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Contextualization

Written by Karl Dahlfred on .

John Piper has provided a very insightful reflection on the possible link between seeker-sensitive churches in the West and radical (over)contextualization on the mission field. Read Piper's blog post on "Minimizing the Bible?"

Contextualization is one of the big issues among missionaries because the way mission work has been done in the past tended to be too Western and did not take sufficient account of the need to adapt the way church, evangelism, discipleship, etc. is done in non-Western cultures. However, in some corners of the mission world today, the pendulum seems to have swung in the other direction. In the name of removing Western cultural barriers that would prevent people from coming to Christ, some missionaries (and local Christians) are allowing or even promoting practices that are actually a compromise of the Gospel. Let me give just a couple examples.

I've heard about a missionary in Northeast Thailand who is teaching converts to call themselves "New Buddhists" (new in the sense that they believe in Christ). Okay, so perhaps the offense of being perceived as converting to a Western religion is avoided by avoiding the label "Christian" but there is certainly an equal if not greater

problem which is created. Isn't the term "New Buddhist" disingenuous? Doesn't it create confusion and a lack of clarity? I'm all for hanging onto all aspects of culture that are not sinful but doesn't there have to be some break with the past as a person takes on a new identity in Christ? If I were from an secular humanistic atheistic background and I believed in Christ, could I legitimately stay in my cultural context in order to win my atheist friends and family to Christ by calling myself a "New Atheist"? People whom we are trying to share Christ with are smarter than that and Christians should be more honest than that.

Another example: My wife and I were eating with some Thai friends recently, a Christian couple who work with students. The husband told us that his brother, who is an elder at a well known church in Bangkok, was told by the pastor there that he shouldn't make a fuss about participating in the Buddhist part of his wedding ceremony as he got married to a Buddhist woman. I don't know the exact reason why this Thai pastor, who did a PhD on contextualization at a seminary in the West, advised this man in such a way. Our Thai friends who told us this certainly did not think that this was either appropriate or faithful to the Gospel. But I do wonder if this pastor gave such advice in the name of not causing offense that could impede eventual acceptance of the Gospel by the bride or her family.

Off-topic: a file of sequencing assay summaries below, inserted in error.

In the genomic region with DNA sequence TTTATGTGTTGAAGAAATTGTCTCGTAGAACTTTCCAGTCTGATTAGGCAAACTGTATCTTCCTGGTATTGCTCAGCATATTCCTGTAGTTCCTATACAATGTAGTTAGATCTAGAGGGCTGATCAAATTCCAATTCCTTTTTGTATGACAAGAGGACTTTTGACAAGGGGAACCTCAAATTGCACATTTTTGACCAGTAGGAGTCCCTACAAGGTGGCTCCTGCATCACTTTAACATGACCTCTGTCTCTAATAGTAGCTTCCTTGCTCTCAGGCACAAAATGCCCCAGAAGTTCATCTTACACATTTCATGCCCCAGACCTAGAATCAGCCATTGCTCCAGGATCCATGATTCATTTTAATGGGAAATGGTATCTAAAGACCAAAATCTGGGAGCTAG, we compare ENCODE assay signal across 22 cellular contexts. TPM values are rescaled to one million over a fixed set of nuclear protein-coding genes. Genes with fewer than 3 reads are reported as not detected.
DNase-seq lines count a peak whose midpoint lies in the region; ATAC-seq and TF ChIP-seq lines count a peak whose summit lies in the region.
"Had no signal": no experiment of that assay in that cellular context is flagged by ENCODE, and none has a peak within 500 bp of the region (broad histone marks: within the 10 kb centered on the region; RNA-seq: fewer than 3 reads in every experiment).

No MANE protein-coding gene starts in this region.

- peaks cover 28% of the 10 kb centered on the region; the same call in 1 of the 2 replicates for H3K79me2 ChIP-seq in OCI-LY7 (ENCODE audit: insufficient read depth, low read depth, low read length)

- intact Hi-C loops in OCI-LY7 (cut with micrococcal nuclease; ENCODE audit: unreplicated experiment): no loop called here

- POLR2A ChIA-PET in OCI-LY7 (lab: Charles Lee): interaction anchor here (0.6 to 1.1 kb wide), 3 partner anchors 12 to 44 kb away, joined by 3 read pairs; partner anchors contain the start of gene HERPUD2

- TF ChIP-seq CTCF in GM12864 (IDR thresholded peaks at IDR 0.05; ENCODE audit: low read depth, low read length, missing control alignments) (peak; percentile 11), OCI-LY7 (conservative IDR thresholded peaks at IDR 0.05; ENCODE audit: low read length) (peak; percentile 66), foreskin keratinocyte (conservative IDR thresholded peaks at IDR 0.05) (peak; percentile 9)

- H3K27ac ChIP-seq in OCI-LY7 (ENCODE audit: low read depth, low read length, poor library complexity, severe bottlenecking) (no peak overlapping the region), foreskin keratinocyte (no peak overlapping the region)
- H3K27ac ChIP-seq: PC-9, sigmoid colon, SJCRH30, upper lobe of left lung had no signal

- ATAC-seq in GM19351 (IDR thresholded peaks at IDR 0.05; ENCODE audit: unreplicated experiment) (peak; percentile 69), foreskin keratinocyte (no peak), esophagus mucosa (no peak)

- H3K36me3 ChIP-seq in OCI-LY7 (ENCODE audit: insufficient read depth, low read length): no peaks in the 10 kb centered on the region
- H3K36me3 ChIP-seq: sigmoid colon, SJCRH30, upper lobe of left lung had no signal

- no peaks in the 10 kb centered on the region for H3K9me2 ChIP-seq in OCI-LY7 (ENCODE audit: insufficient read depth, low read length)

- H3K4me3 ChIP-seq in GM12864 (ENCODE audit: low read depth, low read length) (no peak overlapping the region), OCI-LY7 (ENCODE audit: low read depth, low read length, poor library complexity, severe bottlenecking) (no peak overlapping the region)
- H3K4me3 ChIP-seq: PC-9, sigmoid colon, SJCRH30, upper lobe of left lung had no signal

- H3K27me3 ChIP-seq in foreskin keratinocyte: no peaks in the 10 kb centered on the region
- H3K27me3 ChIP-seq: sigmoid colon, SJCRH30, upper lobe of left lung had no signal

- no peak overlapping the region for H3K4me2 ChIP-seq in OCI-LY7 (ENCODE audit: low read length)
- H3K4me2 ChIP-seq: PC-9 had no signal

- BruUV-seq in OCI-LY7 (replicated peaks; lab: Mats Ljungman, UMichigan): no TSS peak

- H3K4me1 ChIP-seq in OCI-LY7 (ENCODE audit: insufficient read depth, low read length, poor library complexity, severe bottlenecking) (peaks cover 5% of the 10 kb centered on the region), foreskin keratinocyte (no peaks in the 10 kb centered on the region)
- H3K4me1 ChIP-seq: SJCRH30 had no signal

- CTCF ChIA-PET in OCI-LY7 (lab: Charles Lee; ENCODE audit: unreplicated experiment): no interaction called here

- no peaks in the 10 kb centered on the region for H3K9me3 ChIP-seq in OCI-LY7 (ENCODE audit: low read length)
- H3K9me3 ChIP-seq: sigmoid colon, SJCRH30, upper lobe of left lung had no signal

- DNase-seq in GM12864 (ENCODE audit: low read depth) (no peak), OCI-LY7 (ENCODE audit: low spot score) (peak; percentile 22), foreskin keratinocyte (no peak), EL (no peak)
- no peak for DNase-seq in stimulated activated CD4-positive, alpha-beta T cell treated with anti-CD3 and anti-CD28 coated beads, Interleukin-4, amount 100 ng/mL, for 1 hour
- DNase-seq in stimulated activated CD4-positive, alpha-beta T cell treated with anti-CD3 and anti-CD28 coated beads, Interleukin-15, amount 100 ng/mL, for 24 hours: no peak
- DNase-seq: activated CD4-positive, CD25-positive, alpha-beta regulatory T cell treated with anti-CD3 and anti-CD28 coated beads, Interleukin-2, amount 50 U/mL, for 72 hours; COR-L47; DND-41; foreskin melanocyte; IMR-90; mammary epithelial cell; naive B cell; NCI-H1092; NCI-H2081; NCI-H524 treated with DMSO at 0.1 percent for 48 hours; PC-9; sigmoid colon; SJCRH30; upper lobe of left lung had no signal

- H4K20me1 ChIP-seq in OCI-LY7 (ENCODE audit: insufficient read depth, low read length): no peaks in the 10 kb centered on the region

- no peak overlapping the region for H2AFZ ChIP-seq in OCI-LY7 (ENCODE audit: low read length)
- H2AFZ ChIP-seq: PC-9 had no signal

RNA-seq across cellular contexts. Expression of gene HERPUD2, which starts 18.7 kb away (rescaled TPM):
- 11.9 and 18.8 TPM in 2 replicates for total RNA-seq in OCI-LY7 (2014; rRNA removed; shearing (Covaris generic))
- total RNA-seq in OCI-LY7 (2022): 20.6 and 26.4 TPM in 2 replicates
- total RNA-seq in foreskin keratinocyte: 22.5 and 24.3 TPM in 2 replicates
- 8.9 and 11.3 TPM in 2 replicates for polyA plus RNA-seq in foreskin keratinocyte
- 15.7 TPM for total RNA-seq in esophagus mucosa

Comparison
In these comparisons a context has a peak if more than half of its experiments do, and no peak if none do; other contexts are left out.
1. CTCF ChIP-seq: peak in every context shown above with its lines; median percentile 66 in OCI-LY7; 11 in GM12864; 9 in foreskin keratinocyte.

I desperately want to see a truly indigenous church established in Thailand but as of right now it is probably not as indigenous / contextualized as it needs to be. I would also argue that it is, in many cases, not as Biblical as it needs to be. I don't say this as if the church in America has it all right. There are many many miserable examples of materialistic, showy, entertainment-oriented churches in America that may be truly indigenous to America but they are not Biblical (just read Slice of Laodicea for some examples). As a missionary, my goal is to think long and deep about what the Bible says and means, and to think long and deep about how that is to be fleshed out in Thai culture (about which I also need to think long and deep, in consultation and dependence on the Thai themselves who know Thai culture better than I do).

Proper contextualization is good and Biblical, but over-contextualization in the name of reaching people for the Gospel is syncretism and a compromise of the very Gospel that is supposedly being preached.

 

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